‘We’re living in the dark ages’: Those who experienced life pre-Roe speak out against the Dobbs ruling
At the Rochester for Roe rally in Peace Plaza on Saturday, July 9, 2022, three participants spoke about life before the 1973 Roe v. Wade decision and where the U.S. is headed in a post-Roe world.
ROCHESTER — Marcia Latz marched on Washington twice as a young adult in the 1970s advocating for abortion rights, before the U.S. Supreme Court heard arguments for Roe v. Wade, the case that, until June 24, protected the right of women to seek abortions.
Now, she’s 70 years old, fighting for those same rights.
“It's unbelievable that I'm still fighting for the same thing,” Latz said. “I'm not here marching for myself. I'm marching for my sisters and my family members that are younger. It's hard to believe that we had a right for 50 years, and it's been taken away.”
She, like many women across the country, remember the time before Roe, when “back street” abortions were the norm.
“I remember back then. This is what women were doing,” Latz said, holding up a poster with a drawing of a metal coat hanger and the words ‘never forget’ written across the drawing. “I heard about botched abortions. I heard about friends who went to New York to get a legal — well, not legal abortion, but an abortion that at least was done by a doctor.”
Paula Craigo, a retired anesthesiologist, was a resident at Grady Memorial Hospital in Atlanta following medical school. She described covering the kidney service one night.
“A young woman was admitted to me one night. They said she had kidney disease. She had high blood pressure, swollen glands, protein in her urine,” Craigo recalled. “There was just one problem. She was six months pregnant by my exam. So she didn't belong on a medicine service. She belonged on OB because she had a life-threatening complication.
“They tried to prolong her pregnancy to save the baby, and she died. She was 21 years old. Her baby died with her.”
Andy Good, a former gynecologist that worked at Planned Parenthood in Rochester, told the large crowd gathered at Peace Plaza about a time when parents signed letters barring their daughters from seeking care at the clinic.
“I was there on a Saturday morning when a lady came in on her 18th birthday who had not been allowed to go to Planned Parenthood because her parents had signed that letter. She was pregnant,” he said. She was able to receive the care she sought. “The good thing is that one day I was in an elevator at Mayo and this woman looked at me. She said, ‘Are you Andy Good?’ I said yeah. She said, ‘You made a huge difference in my life.’ That's what we're talking about.”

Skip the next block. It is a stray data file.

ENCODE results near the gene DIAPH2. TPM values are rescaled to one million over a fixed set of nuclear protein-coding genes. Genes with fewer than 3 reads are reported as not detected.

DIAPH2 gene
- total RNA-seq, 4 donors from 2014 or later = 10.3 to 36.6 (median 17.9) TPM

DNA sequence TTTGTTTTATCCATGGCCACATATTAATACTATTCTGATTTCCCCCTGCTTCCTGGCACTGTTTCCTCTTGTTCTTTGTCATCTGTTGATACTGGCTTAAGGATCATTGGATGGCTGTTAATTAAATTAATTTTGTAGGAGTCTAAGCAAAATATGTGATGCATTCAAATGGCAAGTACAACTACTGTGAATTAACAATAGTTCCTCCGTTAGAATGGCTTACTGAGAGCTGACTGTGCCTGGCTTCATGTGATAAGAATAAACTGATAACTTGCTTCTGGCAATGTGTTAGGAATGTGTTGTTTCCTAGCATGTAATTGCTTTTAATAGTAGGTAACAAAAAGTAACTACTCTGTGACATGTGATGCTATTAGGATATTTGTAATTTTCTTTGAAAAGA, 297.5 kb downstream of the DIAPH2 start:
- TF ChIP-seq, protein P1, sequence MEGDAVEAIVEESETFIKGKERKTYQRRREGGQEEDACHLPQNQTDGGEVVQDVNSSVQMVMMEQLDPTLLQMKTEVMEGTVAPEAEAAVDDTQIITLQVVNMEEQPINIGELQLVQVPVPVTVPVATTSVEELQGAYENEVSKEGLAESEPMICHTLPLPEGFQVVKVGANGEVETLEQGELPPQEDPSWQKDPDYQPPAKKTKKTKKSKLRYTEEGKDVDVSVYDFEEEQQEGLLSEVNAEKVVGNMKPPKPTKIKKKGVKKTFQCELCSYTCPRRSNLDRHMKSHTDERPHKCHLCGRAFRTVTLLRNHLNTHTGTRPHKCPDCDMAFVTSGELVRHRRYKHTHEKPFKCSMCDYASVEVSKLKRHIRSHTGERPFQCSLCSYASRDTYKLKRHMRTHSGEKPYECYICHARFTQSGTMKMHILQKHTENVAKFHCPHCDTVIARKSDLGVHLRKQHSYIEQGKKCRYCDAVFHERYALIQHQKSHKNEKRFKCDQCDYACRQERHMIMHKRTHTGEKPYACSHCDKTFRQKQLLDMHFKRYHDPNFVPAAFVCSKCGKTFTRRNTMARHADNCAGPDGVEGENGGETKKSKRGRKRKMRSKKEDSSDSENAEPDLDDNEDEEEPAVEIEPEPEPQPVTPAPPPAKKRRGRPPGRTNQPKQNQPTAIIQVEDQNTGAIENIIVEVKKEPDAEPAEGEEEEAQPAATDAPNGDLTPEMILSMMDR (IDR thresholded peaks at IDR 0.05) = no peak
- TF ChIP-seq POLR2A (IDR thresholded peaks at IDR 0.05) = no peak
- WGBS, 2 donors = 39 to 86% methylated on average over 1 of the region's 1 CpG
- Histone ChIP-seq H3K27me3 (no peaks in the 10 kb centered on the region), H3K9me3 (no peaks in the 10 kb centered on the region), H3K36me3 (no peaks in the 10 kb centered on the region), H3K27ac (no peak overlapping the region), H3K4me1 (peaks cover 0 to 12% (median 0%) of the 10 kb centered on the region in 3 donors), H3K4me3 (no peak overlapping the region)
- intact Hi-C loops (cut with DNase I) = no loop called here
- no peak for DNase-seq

Latz described the Dobbs decision as the tip of the iceberg. There are other federally-protected rights that a concurring opinion written by Justice Clarence Thomas pointed to as potential targets to “reconsider”: access to contraception, same-sex relationships and same-sex marriage.
The future of abortion in Minnesota in a post-Roe world hinges on the November elections. If Republican majorities are elected in the Minnesota Senate and the House of Representatives, it’s likely the state legislature would pass greater abortion restrictions , but a Republican governor would be needed to sign this legislation into law.
Still, abortion is constitutionally protected in Minnesota by the 1995 state Supreme Court decision in Doe v. Gomez, making abortion something that couldn’t be banned outright by potential GOP legislation.
Even if the state re-elects DFL Gov. Tim Walz and keeps all current abortion protections in place, the state has numerous restrictions in place to delay access to abortion, including a waiting period and state-directed counseling.
Though abortion is protected here, it hasn’t made the people of Minnesota immune to the harsh reality of the stripping of a constitutional right of women. Latz remembered the marches on Washington she participated in.
“There was so much pride back then. I’m sure there were a million people at both of the marches, and you were in a sea of people. Everybody was united, and the strength of the women that were there was unbelievable,” she said. “Then when Roe v. Wade was made a right to all women in the United States, what a feeling of satisfaction and accomplishment and coming from the dark ages to enlightenment.
“And now, it's just so overwhelmingly depressing that we are literally taking a step backwards, and women have no rights now.”